Sunday, April 19, 2009

Daily Story 4: Erosion

This one was originally published earlier this month at 365 Tomorrows.

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Entropy gnaws at the walls, shaving them away molecule by molecule. Jeremy calls it the Nothing, after some story that never existed anymore. It’s as good a name as any - certainly I’m not being scientific when I call it Entropy.

“The Nothing is hungry today,” he says cheerfully, looking at the readouts. It’s a nonlinear progression, so some days Entropy eats more of our home than others. More or less, but it always ate. There are never days that it leaves us alone. Each day Jeremy plugs the new numbers in and gives our odds of finishing the job before the walls fade out. “Down a few points today, mate,” he calls today as he drifts by, gravity a fading memory, “we’re sitting at twenty-three point two-one percent.”

The problem was that to fix the timeline properly we needed to make multiple adjustments - but the first change would overwrite us. That meant leaving the timeline entirely and making the changes from the outside. We’re up to 1971 now, and the projections require us to drop some of the specially-designed care packages in ‘86, ‘90, and ‘03. The reality the projections were based on doesn’t exist anymore, so we can’t be sure how accurate they are.

“Almost charged,” Jeremy chirps, smiling as usual. He might be going insane from the isolation, but at least it’s the good kind of crazy. It might help if I talked to him, but somehow I can’t. That probably means I’m going insane too. “We’ll be able to make another drop in twelve hours. Just three more after that!” He says three because he wants to believe we’ll have time to drop ourselves back in too, but I can hear Entropy eating away at our bubble, eating but never full.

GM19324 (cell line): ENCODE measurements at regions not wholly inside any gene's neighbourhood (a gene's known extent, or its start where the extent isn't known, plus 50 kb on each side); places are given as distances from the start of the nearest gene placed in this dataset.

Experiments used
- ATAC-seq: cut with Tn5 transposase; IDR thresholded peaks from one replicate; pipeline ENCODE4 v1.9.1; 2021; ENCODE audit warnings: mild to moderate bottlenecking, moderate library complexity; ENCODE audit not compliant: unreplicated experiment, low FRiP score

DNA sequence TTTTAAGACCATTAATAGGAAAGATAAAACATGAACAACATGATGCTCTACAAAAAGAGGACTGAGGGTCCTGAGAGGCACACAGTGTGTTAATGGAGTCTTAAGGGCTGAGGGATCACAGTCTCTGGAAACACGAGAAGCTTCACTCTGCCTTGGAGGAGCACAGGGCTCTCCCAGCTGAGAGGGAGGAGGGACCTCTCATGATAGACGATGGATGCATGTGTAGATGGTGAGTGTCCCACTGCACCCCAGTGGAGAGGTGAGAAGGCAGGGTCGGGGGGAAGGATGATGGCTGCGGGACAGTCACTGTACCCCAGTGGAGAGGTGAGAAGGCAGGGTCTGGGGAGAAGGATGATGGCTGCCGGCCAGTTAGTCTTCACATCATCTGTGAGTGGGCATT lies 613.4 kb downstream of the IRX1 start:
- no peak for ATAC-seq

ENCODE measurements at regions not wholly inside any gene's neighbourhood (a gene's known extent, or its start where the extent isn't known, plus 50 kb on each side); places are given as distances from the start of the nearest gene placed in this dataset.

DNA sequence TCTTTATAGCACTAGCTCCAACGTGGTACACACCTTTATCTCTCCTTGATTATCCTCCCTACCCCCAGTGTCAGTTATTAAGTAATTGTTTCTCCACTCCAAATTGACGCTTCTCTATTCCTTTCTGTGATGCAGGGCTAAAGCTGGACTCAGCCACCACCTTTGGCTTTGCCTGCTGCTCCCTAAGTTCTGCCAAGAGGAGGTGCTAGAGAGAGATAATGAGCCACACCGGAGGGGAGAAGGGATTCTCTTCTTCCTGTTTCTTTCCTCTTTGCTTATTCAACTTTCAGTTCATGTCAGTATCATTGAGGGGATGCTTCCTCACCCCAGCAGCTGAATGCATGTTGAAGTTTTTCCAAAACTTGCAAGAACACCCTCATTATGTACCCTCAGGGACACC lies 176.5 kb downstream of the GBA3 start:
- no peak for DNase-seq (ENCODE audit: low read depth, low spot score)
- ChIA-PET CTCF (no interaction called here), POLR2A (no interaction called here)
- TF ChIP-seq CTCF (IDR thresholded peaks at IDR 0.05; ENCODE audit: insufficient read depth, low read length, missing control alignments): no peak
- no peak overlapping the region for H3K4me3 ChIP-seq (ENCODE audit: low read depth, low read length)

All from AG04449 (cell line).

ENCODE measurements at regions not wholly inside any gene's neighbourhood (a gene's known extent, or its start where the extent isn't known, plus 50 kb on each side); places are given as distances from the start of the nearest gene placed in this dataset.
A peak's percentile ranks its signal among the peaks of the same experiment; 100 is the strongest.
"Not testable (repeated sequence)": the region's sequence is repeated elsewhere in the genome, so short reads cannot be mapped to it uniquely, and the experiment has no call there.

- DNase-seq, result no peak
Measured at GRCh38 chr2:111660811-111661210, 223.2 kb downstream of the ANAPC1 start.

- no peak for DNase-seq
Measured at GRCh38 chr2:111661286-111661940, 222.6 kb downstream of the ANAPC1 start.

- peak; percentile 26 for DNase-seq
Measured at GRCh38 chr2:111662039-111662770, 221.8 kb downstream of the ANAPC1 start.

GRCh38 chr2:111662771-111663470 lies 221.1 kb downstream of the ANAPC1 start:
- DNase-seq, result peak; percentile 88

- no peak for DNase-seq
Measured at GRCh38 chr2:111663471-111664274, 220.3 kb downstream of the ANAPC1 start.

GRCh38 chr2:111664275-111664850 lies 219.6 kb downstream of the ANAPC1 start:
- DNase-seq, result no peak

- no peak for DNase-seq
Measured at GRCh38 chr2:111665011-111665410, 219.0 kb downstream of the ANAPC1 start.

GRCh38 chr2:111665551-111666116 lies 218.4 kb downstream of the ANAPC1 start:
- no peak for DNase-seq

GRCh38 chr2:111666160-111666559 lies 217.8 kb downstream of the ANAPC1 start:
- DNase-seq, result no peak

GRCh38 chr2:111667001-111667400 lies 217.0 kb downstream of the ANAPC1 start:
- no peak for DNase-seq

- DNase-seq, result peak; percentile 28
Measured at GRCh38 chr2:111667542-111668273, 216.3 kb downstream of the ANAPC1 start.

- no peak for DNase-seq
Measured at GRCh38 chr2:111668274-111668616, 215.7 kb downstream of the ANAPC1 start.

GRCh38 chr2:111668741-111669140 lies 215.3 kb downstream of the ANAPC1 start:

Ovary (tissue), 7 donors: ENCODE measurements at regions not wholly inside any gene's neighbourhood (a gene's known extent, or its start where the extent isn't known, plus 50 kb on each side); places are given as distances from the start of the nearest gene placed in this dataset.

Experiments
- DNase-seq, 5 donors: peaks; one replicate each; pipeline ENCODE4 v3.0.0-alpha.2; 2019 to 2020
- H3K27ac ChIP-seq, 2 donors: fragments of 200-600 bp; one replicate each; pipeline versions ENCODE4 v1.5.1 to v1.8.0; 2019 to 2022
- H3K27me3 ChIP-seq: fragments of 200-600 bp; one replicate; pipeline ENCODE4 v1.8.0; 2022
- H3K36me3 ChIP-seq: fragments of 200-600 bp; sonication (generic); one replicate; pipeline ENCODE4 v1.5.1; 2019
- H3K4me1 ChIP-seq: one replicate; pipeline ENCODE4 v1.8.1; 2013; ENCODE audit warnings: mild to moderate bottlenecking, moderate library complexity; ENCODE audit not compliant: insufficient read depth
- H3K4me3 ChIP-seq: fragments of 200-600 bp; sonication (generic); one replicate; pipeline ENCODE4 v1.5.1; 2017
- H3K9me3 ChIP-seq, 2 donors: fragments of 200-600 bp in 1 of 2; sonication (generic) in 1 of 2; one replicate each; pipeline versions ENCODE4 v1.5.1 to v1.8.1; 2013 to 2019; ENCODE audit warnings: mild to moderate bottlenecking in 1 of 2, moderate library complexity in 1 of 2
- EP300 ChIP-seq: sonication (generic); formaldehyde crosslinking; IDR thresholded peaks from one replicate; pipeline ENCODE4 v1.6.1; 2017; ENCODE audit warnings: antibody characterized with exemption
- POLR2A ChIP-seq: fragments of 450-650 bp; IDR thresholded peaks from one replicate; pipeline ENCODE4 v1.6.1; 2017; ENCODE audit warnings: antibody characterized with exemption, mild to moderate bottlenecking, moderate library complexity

I can’t really hear it. I know there’s nothing to hear, just like I know that it isn’t a sentient thing, isn’t actually hungry or even aware. But thinking of it like that, crazy or not, is better than the truth that pulls at my sanity. It’s not alive because it doesn’t exist. It’s not even the vacuum of space, it’s the lack of existence that persists outside of time. I’m willing to die to save humanity from extinction but I can’t stop thinking that when the walls finally don’t exist anymore even my soul will vanish, forgotten by reality itself.